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. Last Updated: 07/27/2016

Rising Middle Class Pumping Up Retail

MTRussians are increasingly able to purchase more expensive, high-quality goods.
With fewer bills to pay, members of the middle class have plenty to spend on clothes, appliances and audio-video equipment among other things, driving up the consumer-goods market in the process, analysts say.

Utility and housing costs are lower compared to Western countries, allowing members of Moscow's middle class to spend a larger percentage of their income on consumer goods, Greg Thain, chairman of the Interactive Research Group, said in a recent interview.

Companies need to keep up with that demand if they want to survive, said Alexander Utochkin, an IRG analyst.

"We believe that only those domestic companies that can satisfy the increasing demands of the Russian middle class will succeed," he said.

The middle class "is of high paying capacity, actively consumes high-quality goods and services and makes the most attractive segment of the market for advertisers," Comcon, another research company, wrote earlier this year in a report.

Members of the middle class on average spend the largest proportion of their income on food, 17 percent, while clothing and shoes took up 10 percent. Education expenses made up 7 percent and 5 percent of income, while 5 percent went toward household goods, which includes appliances, audio-video equipment and furniture, according to Comcon. The average member of the middle class saves 9 percent of their income.

Expert magazine and, which conduct joint surveys on the Russian middle class, said members of the middle class spend most of their spare cash on clothing, shoes, furniture, household appliances and audio-video equipment.

Definitions of the middle class and estimations of its size and spending power vary.

A Russian middle-class family has a monthly income of $300 to $2,000, Vakatova said. Some 15 percent of Moscow's population aged 18 to 54 and about 6 percent of the country as a whole are middle class, she said.

Expert and said the middle class is made up of families whose combined yearly income ranges from $6,000 to $40,000, estimating that 9.5 million to 10.5 million families in Russia are middle class and up to another 2 million are expected to earn enough to join the middle class by the end of 2002.

IRG's Utochkin did not define the middle class on the basis of income alone, saying the group is made up of people who spend less than 35 percent to 40 percent of their income on essential commodities.

Per capita income of the middle class ranges from $300 to $5,000 a month in Moscow, making up about 40 percent to 45 percent of all population, he said.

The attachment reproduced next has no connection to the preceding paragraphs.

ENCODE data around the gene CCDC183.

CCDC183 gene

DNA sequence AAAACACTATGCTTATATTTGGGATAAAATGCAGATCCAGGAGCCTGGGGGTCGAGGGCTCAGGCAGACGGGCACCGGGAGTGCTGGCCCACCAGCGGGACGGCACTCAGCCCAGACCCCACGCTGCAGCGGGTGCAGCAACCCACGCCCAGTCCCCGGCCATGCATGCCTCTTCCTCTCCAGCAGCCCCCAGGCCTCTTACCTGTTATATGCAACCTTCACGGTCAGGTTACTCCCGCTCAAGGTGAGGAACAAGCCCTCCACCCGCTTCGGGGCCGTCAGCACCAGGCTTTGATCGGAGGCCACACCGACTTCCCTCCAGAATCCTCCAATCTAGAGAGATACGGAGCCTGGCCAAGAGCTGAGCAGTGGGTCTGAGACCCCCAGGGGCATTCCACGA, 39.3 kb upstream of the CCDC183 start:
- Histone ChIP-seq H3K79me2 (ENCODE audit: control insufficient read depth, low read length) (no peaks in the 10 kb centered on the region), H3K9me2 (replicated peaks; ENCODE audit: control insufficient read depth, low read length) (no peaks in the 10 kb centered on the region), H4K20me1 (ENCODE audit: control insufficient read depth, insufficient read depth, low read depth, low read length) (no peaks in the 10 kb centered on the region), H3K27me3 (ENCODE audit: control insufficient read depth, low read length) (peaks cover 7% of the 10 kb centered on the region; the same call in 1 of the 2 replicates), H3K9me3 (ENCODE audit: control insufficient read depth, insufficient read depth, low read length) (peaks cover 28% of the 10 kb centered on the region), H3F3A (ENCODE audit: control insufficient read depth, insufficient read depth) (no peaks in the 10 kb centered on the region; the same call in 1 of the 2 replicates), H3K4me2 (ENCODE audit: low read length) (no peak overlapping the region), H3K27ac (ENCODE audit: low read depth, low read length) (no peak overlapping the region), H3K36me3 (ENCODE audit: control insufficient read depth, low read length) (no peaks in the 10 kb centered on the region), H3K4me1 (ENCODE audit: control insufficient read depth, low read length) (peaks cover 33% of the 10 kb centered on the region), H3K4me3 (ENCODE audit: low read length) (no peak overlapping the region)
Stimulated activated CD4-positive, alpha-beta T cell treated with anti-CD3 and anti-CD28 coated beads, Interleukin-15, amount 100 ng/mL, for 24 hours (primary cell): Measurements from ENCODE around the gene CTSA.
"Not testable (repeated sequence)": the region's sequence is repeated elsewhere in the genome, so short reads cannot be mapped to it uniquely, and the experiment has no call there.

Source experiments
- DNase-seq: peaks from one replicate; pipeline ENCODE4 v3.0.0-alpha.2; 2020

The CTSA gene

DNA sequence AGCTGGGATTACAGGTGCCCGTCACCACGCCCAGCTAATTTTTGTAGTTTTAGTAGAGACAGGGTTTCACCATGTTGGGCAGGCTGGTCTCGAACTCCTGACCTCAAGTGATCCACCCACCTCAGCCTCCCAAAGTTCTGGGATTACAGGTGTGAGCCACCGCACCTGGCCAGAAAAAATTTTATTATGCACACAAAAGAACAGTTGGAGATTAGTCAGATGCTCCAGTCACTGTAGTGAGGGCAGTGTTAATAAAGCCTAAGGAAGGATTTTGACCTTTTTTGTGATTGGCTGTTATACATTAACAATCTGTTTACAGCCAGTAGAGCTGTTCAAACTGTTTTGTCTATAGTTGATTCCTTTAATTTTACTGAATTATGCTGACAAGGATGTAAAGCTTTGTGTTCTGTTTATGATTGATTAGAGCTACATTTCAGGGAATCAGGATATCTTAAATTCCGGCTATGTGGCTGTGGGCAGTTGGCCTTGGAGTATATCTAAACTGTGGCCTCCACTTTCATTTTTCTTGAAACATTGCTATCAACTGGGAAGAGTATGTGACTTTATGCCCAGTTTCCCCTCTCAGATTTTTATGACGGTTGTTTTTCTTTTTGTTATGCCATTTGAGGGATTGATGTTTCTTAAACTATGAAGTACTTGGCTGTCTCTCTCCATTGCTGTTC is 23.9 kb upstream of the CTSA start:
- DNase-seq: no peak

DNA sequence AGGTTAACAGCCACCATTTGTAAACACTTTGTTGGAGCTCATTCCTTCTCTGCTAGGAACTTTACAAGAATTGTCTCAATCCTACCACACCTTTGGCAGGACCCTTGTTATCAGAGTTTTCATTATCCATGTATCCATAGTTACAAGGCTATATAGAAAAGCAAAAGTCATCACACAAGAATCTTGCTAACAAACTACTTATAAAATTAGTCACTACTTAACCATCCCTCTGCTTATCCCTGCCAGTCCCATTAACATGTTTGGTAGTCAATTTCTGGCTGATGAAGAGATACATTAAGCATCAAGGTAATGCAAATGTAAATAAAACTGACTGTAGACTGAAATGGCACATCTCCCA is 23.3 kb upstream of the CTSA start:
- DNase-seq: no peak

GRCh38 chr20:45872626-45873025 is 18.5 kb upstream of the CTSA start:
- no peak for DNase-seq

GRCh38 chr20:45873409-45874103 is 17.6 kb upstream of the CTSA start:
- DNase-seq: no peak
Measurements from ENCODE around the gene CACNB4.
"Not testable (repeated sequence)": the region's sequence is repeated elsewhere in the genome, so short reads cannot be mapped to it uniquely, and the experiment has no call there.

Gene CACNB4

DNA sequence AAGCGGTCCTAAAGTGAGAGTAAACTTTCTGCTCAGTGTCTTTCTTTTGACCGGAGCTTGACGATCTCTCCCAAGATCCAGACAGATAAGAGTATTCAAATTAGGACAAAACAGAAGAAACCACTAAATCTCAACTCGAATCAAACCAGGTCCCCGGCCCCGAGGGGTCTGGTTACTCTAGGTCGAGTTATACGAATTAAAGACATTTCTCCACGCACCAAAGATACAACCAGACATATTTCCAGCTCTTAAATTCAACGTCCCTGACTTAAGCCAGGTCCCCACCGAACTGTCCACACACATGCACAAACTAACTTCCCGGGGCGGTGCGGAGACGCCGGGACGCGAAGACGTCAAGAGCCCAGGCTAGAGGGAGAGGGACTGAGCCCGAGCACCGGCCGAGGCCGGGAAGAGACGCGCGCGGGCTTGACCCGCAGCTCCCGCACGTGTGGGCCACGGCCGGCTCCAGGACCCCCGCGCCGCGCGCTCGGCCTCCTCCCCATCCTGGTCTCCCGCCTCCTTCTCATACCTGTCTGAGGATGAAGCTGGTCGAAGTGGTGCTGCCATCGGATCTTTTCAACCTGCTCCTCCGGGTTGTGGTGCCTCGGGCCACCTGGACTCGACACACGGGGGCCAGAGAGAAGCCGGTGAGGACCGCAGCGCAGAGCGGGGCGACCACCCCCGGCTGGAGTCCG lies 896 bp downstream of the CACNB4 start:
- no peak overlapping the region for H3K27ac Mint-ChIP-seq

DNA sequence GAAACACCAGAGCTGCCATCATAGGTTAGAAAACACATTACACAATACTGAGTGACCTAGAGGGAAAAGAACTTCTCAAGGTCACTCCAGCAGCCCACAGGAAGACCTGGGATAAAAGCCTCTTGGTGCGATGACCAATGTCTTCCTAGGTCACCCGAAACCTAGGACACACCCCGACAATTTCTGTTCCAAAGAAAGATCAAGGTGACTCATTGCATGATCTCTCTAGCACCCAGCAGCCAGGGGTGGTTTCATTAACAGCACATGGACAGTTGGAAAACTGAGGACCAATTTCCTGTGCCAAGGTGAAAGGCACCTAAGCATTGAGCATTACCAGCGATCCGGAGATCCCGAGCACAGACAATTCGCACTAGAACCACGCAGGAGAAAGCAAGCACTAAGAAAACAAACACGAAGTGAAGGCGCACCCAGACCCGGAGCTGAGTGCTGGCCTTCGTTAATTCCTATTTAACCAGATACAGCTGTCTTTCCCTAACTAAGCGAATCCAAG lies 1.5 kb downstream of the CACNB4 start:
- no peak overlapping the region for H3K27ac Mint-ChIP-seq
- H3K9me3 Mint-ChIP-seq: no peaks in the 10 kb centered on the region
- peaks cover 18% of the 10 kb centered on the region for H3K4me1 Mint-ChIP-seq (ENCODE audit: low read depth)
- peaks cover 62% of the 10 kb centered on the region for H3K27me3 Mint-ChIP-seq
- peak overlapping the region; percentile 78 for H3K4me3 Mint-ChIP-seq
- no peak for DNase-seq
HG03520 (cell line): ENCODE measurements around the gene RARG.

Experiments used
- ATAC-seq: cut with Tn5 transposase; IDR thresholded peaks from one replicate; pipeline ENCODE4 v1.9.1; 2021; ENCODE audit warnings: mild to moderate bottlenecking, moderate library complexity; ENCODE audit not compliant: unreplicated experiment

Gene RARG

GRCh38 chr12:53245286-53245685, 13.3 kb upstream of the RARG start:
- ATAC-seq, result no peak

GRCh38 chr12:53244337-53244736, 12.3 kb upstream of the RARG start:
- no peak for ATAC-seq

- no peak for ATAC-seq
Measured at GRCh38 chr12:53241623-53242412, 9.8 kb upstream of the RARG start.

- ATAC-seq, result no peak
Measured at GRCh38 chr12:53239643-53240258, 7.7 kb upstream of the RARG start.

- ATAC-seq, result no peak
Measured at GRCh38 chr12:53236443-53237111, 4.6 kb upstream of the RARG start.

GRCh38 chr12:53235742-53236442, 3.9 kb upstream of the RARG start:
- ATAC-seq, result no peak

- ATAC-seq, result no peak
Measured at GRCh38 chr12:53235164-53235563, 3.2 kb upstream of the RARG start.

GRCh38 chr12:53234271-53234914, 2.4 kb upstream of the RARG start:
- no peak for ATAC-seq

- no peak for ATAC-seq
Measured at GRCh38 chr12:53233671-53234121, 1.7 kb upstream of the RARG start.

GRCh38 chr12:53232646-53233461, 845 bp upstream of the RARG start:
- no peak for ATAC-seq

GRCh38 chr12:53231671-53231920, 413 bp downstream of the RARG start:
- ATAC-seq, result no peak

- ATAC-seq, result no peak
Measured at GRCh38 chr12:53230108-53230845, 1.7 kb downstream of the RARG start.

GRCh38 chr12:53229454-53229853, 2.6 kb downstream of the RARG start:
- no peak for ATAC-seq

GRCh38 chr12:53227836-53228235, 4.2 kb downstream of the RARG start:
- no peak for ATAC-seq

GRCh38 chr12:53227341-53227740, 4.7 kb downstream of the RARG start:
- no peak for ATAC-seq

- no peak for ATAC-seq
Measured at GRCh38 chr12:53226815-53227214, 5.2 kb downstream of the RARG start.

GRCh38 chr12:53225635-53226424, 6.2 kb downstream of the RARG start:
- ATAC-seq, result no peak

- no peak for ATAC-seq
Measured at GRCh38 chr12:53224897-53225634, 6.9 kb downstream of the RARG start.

In the rest of the country, members of the middle class make $200 to $2,000 a month, Utochkin said, and only 20 percent to 25 percent of households fall into this category.

Expert and, furthermore, said that the middle class is made up of two subgroups: a rapidly growing lower middle class made up of families with a combined yearly income of $6,000 to $12,000 and a slowly growing upper middle class made up of families with a combined income of $12,000 to $40,000 per family a year.

The lower middle class is made up 6.5 million to 7.5 million families and members of this group mostly work as middle managers, engineers, specialists and in other professions, Expert and said. They can easily afford to buy clothes and everyday goods but only once a year make a big purchase such as a car or furniture.

The upper middle class is made up of 3 million to 3.5 million families and is growing slowly, with many families struggling to maintain their position in this group, Expert said. They are often directors of small or medium-sized businesses and entrepreneurs.

Expert had forecasted last year that the middle class's real income would grow by about 40 percent in the next five years, boosting its spending power, and the company said in their report earlier this year that spending on real estate, furniture and household appliances would increase.

"People are becoming richer and their purchasing patterns are changing. Now they can afford more expensive and high-quality products," IRG's Utochkin said. "They want to buy brands and try new goods and services. For example, four to five years ago only a few [people] purchased mobile phones, yogurt and snacks; now these are products of the mass market.

"Thus, in the [last] four years the market focus has moved from the low-income segment, where low price is a key factor, to the middle-class segment, where there are many competitive factors -- quality, advertising, brand, price."